EX-99.1 2 a12-24210_1ex99d1.htm EX-99.1

Exhibit 99.1

 

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MarkWest Energy Partners Platts Appalachian Gas Conference October 16, 2012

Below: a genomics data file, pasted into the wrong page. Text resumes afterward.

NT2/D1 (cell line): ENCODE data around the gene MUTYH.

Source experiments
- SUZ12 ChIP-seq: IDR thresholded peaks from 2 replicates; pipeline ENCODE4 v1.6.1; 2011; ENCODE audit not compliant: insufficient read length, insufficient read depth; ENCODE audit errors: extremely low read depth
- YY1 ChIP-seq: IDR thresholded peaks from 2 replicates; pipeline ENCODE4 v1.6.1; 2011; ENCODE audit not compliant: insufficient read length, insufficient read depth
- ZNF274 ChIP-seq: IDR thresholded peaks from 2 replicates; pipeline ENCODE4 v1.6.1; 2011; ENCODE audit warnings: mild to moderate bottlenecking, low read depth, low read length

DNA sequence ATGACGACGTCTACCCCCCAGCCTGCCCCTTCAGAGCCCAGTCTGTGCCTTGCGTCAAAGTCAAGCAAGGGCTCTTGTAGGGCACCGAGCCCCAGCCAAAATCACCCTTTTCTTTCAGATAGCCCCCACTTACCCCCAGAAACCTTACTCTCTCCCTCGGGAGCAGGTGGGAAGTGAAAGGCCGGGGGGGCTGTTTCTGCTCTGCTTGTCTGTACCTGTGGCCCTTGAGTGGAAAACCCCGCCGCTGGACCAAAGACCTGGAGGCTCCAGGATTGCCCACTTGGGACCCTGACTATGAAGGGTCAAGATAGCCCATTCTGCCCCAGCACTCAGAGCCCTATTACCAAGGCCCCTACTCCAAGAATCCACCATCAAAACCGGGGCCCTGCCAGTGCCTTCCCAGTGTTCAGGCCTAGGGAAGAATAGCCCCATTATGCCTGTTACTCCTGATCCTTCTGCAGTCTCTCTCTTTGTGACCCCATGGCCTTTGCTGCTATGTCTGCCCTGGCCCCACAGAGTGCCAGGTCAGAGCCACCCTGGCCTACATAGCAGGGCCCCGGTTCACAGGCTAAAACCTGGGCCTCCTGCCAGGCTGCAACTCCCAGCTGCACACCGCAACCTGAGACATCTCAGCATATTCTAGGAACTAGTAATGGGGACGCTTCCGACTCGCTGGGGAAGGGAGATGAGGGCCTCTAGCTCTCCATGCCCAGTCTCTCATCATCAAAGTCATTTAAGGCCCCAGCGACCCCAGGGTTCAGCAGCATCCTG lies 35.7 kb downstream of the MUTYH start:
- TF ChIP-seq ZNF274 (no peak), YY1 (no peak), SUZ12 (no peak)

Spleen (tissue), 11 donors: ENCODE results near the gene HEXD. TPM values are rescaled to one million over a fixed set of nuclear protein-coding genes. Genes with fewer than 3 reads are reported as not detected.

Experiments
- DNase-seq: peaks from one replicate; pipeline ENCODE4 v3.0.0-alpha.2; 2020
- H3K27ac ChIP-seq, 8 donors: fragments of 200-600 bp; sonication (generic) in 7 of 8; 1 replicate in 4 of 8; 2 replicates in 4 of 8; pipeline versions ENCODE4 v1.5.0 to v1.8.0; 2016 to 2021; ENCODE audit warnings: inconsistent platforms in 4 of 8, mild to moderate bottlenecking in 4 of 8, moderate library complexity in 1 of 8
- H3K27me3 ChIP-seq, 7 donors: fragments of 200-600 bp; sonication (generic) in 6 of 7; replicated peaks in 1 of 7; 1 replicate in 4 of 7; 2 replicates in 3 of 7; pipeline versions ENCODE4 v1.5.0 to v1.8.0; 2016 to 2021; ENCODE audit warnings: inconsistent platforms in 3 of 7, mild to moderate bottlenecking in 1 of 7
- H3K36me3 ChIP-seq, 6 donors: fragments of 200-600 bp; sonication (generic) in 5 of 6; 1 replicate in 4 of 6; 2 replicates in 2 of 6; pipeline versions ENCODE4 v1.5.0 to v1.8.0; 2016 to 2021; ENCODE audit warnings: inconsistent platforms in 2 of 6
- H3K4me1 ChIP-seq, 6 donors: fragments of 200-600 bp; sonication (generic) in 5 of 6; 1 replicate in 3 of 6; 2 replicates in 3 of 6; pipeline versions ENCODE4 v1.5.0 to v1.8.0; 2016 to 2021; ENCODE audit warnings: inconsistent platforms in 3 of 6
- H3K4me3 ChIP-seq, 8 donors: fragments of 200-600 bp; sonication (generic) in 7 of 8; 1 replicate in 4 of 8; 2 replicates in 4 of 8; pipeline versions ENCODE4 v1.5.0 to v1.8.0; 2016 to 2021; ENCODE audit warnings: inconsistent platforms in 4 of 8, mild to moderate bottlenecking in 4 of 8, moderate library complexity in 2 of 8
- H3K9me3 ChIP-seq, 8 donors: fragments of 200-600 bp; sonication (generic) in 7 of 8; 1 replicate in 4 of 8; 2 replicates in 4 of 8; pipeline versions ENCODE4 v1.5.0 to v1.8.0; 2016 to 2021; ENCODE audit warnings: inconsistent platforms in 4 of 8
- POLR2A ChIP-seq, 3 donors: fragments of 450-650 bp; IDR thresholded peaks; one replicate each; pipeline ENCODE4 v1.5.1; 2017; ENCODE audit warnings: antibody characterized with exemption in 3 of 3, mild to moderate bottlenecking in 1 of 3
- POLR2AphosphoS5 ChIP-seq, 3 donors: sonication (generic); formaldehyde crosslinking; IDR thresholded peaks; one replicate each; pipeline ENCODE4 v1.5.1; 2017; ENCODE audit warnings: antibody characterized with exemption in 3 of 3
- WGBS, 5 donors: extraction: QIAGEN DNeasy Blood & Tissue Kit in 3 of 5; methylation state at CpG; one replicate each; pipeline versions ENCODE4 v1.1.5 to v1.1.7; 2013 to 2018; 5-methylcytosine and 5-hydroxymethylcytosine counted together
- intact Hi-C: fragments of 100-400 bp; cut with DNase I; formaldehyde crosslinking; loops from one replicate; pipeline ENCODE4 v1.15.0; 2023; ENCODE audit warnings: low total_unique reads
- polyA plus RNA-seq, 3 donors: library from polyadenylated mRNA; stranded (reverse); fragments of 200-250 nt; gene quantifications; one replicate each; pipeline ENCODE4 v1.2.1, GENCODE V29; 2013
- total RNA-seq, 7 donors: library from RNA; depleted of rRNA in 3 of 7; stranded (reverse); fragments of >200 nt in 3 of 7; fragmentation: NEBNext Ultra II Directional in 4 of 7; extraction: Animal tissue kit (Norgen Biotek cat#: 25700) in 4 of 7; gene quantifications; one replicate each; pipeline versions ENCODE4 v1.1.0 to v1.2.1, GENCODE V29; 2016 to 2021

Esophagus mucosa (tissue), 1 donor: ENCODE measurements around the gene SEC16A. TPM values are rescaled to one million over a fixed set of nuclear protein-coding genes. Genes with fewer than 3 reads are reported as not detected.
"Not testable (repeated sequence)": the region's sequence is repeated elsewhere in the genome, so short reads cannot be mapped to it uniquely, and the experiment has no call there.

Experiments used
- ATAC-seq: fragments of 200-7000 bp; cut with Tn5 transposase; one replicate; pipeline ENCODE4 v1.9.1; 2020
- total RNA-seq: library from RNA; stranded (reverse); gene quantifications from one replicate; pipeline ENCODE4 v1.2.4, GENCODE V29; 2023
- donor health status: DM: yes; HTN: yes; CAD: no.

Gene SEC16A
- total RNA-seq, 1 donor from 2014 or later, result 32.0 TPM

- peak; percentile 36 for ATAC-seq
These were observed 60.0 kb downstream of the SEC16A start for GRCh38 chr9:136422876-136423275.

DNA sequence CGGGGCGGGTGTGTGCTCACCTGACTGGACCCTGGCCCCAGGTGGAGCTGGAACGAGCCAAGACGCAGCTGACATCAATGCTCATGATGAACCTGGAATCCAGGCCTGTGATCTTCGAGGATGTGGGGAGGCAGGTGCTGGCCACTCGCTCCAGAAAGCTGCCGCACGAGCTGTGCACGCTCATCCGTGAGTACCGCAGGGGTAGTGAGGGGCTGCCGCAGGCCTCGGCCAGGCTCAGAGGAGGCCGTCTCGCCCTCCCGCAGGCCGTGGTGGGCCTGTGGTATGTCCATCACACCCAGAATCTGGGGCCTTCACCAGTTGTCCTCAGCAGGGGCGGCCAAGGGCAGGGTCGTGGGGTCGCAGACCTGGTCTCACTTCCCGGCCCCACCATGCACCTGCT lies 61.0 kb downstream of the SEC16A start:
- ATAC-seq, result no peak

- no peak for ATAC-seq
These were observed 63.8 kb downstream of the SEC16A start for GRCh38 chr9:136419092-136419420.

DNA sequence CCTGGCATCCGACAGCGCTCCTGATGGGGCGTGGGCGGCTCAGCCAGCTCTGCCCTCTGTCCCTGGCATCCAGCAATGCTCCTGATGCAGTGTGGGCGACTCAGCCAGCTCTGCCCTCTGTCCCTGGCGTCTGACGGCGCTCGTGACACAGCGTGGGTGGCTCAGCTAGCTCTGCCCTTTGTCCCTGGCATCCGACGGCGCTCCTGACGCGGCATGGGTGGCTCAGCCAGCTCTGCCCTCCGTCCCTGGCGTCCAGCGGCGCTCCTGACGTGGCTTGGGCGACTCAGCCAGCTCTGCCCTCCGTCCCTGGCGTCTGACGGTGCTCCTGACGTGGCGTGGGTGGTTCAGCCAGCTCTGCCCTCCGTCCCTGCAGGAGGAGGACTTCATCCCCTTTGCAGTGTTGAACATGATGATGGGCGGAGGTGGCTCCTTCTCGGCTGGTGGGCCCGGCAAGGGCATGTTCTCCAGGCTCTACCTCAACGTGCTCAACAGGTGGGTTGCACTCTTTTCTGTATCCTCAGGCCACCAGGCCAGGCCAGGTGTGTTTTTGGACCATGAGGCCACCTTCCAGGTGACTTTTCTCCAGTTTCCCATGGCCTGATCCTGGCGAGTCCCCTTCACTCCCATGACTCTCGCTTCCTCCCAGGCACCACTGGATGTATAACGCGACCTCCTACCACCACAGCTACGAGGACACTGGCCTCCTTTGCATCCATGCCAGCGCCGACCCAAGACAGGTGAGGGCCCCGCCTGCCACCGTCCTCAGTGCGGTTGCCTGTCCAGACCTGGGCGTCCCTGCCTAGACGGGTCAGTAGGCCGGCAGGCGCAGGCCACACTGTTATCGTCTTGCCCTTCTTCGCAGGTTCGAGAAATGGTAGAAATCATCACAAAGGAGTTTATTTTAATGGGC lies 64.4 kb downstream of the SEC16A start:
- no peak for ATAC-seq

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Forward-Looking Statements This presentation contains forward-looking statements and information. These forward-looking statements, which in many instances can be identified by words like “could,” “may,” “will,” “should,” “expects,” “plans,” “project,” “anticipates,” “believes,” “planned,” “proposed,” “potential,” and other comparable words, regarding future or contemplated results, performance, transactions, or events, are based on MarkWest Energy Partners, L.P. (“MarkWest” and the “Partnership”) current information, expectations and beliefs, concerning future developments and their potential effects on MarkWest. Although MarkWest believes that the expectations reflected in the forward-looking statements are reasonable, it can give no assurance that such expectations will prove to be correct, and actual results, performance, distributions, events or transactions could vary significantly from those expressed or implied in such statements and are subject to a number of uncertainties and risks. Among the factors that could cause results to differ materially are those risks discussed in the periodic reports MarkWest files with the SEC, including its Annual Report on Form 10-K for the year ended December 31, 2011 and its Quarterly Report on Form 10-Q for the quarters ended March 31, 2012 and June 30, 2012. You are urged to carefully review and consider the cautionary statements and other disclosures, including those under the heading “Risk Factors,” made in those documents. If any of the uncertainties or risks develop into actual events or occurrences, or if underlying assumptions prove incorrect, it could cause actual results to vary significantly from those expressed in the presentation, and MarkWest’s business, financial condition, or results of operations could be materially adversely affected. Key uncertainties and risks that may directly affect MarkWest’s performance, future growth, results of operations, and financial condition, include, but are not limited to: Fluctuations and volatility of natural gas, NGL products, and oil prices; A reduction in natural gas or refinery off-gas production which MarkWest gathers, transports, processes, and/or fractionates; A reduction in the demand for the products MarkWest produces and sells; Financial credit risks / failure of customers to satisfy payment or other obligations under MarkWest’s contracts; Effects of MarkWest’s debt and other financial obligations, access to capital, or its future financial or operational flexibility or liquidity; Construction, procurement, and regulatory risks in our development projects; Hurricanes, fires, and other natural and accidental events impacting MarkWest’s operations, and adequate insurance coverage; Terrorist attacks directed at MarkWest facilities or related facilities; Changes in and impacts of laws and regulations affecting MarkWest operations and risk management strategy; and Failure to integrate recent or future acquisitions. 2